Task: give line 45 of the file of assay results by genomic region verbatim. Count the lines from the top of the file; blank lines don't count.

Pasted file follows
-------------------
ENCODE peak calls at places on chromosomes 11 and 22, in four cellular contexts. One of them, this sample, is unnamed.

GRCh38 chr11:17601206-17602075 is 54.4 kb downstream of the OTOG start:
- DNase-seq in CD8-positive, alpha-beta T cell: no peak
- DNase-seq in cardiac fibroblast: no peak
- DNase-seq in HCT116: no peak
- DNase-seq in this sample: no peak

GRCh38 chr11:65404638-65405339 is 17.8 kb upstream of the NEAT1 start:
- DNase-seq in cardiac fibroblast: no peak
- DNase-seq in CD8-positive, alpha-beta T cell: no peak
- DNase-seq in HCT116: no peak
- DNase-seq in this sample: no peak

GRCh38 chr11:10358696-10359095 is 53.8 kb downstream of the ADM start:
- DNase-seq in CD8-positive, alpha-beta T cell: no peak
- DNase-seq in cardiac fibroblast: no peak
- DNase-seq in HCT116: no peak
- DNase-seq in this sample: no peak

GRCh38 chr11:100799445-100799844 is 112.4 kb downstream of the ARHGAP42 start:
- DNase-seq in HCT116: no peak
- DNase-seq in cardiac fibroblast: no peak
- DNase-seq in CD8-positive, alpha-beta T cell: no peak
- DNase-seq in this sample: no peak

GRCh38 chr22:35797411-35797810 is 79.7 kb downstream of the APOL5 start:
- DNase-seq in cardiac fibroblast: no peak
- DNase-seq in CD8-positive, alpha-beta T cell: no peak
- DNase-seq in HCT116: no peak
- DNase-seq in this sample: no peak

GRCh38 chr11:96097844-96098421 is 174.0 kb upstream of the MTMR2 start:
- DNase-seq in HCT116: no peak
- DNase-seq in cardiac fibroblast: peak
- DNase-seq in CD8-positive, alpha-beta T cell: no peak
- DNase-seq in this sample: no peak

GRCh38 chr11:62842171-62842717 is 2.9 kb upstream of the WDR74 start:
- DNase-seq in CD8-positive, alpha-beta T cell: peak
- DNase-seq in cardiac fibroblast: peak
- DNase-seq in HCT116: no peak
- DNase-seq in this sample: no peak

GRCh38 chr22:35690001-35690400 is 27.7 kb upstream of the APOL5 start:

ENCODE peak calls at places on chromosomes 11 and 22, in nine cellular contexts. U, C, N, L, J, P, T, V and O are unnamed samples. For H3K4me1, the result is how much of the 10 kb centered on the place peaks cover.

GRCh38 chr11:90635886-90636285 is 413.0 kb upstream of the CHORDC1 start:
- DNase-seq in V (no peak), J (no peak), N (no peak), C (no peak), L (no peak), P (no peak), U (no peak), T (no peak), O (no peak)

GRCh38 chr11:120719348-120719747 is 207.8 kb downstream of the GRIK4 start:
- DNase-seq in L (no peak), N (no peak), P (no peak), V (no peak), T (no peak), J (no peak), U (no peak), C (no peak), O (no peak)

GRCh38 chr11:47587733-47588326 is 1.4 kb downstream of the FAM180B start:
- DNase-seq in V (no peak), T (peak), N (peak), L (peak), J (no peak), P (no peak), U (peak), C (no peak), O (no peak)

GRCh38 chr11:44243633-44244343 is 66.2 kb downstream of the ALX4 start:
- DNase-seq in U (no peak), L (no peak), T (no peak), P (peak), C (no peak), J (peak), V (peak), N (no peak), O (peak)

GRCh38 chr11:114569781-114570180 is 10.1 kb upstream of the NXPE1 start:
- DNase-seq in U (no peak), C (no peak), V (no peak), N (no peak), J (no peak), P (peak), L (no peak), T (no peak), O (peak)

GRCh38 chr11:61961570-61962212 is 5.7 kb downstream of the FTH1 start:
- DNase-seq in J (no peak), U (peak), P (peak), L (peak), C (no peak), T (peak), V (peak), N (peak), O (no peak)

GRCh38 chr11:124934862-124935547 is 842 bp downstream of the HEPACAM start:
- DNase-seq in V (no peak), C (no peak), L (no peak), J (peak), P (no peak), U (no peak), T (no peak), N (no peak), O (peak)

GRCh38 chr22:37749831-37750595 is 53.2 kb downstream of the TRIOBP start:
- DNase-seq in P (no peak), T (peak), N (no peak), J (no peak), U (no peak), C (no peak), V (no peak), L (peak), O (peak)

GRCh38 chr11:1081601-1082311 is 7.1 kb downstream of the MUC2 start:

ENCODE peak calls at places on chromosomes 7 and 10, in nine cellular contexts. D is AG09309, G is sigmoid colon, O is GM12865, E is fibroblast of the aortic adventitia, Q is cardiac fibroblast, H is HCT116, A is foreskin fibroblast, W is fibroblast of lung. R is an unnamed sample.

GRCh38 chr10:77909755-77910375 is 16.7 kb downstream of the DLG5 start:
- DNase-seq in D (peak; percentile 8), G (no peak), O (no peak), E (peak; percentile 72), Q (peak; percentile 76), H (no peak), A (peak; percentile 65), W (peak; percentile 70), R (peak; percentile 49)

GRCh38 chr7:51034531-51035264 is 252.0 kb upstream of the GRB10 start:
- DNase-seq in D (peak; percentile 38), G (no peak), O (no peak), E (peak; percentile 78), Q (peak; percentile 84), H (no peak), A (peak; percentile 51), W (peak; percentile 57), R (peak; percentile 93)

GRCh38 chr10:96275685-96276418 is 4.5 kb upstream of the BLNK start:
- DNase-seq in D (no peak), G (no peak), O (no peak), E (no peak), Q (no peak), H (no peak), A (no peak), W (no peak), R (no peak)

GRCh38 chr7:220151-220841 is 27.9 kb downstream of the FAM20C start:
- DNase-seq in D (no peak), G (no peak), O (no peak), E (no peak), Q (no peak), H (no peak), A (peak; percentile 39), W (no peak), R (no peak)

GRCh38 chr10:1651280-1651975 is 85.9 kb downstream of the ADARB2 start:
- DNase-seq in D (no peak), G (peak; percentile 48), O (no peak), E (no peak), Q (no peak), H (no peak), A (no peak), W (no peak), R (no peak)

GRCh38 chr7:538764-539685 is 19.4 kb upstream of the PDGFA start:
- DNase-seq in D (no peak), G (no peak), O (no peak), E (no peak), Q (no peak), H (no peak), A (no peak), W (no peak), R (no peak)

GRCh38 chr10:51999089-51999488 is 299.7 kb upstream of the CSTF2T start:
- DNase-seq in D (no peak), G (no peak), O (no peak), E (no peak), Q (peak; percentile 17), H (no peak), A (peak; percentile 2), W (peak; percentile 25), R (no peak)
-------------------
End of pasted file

GRCh38 chr11:44243633-44244343 is 66.2 kb downstream of the ALX4 start: